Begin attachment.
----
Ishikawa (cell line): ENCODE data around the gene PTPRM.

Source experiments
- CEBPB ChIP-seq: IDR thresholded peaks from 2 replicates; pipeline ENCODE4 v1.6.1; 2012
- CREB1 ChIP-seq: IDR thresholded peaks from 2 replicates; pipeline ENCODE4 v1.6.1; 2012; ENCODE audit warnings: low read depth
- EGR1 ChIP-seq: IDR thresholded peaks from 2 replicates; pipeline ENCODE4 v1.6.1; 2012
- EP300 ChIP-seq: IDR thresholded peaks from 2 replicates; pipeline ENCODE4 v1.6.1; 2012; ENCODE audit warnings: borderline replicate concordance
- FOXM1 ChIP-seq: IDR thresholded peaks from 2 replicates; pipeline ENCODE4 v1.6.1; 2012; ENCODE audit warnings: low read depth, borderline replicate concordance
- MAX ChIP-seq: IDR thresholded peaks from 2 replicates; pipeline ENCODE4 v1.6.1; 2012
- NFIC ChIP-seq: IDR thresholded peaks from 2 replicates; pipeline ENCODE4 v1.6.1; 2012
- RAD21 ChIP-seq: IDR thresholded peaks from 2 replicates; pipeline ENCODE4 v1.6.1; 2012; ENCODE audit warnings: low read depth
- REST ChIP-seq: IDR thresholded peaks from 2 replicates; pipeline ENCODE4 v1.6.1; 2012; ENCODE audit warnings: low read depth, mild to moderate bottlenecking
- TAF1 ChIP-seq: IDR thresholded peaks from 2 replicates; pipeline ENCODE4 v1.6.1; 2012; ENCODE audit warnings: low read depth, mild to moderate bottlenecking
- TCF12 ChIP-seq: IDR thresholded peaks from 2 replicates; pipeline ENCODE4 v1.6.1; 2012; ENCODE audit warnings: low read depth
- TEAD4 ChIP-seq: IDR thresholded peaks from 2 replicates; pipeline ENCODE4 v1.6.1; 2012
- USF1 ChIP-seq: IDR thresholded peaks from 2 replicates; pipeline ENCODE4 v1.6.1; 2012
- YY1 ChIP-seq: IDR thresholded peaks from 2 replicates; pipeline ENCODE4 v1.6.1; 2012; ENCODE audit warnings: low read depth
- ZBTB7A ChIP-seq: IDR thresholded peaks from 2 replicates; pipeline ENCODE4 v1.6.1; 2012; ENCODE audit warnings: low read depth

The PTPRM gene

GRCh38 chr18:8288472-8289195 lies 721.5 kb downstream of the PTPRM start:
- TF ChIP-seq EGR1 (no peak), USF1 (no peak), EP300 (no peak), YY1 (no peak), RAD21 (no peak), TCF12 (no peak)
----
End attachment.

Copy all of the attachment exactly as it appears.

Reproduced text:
Ishikawa (cell line): ENCODE data around the gene PTPRM.

Source experiments
- CEBPB ChIP-seq: IDR thresholded peaks from 2 replicates; pipeline ENCODE4 v1.6.1; 2012
- CREB1 ChIP-seq: IDR thresholded peaks from 2 replicates; pipeline ENCODE4 v1.6.1; 2012; ENCODE audit warnings: low read depth
- EGR1 ChIP-seq: IDR thresholded peaks from 2 replicates; pipeline ENCODE4 v1.6.1; 2012
- EP300 ChIP-seq: IDR thresholded peaks from 2 replicates; pipeline ENCODE4 v1.6.1; 2012; ENCODE audit warnings: borderline replicate concordance
- FOXM1 ChIP-seq: IDR thresholded peaks from 2 replicates; pipeline ENCODE4 v1.6.1; 2012; ENCODE audit warnings: low read depth, borderline replicate concordance
- MAX ChIP-seq: IDR thresholded peaks from 2 replicates; pipeline ENCODE4 v1.6.1; 2012
- NFIC ChIP-seq: IDR thresholded peaks from 2 replicates; pipeline ENCODE4 v1.6.1; 2012
- RAD21 ChIP-seq: IDR thresholded peaks from 2 replicates; pipeline ENCODE4 v1.6.1; 2012; ENCODE audit warnings: low read depth
- REST ChIP-seq: IDR thresholded peaks from 2 replicates; pipeline ENCODE4 v1.6.1; 2012; ENCODE audit warnings: low read depth, mild to moderate bottlenecking
- TAF1 ChIP-seq: IDR thresholded peaks from 2 replicates; pipeline ENCODE4 v1.6.1; 2012; ENCODE audit warnings: low read depth, mild to moderate bottlenecking
- TCF12 ChIP-seq: IDR thresholded peaks from 2 replicates; pipeline ENCODE4 v1.6.1; 2012; ENCODE audit warnings: low read depth
- TEAD4 ChIP-seq: IDR thresholded peaks from 2 replicates; pipeline ENCODE4 v1.6.1; 2012
- USF1 ChIP-seq: IDR thresholded peaks from 2 replicates; pipeline ENCODE4 v1.6.1; 2012
- YY1 ChIP-seq: IDR thresholded peaks from 2 replicates; pipeline ENCODE4 v1.6.1; 2012; ENCODE audit warnings: low read depth
- ZBTB7A ChIP-seq: IDR thresholded peaks from 2 replicates; pipeline ENCODE4 v1.6.1; 2012; ENCODE audit warnings: low read depth

The PTPRM gene

GRCh38 chr18:8288472-8289195 lies 721.5 kb downstream of the PTPRM start:
- TF ChIP-seq EGR1 (no peak), USF1 (no peak), EP300 (no peak), YY1 (no peak), RAD21 (no peak), TCF12 (no peak)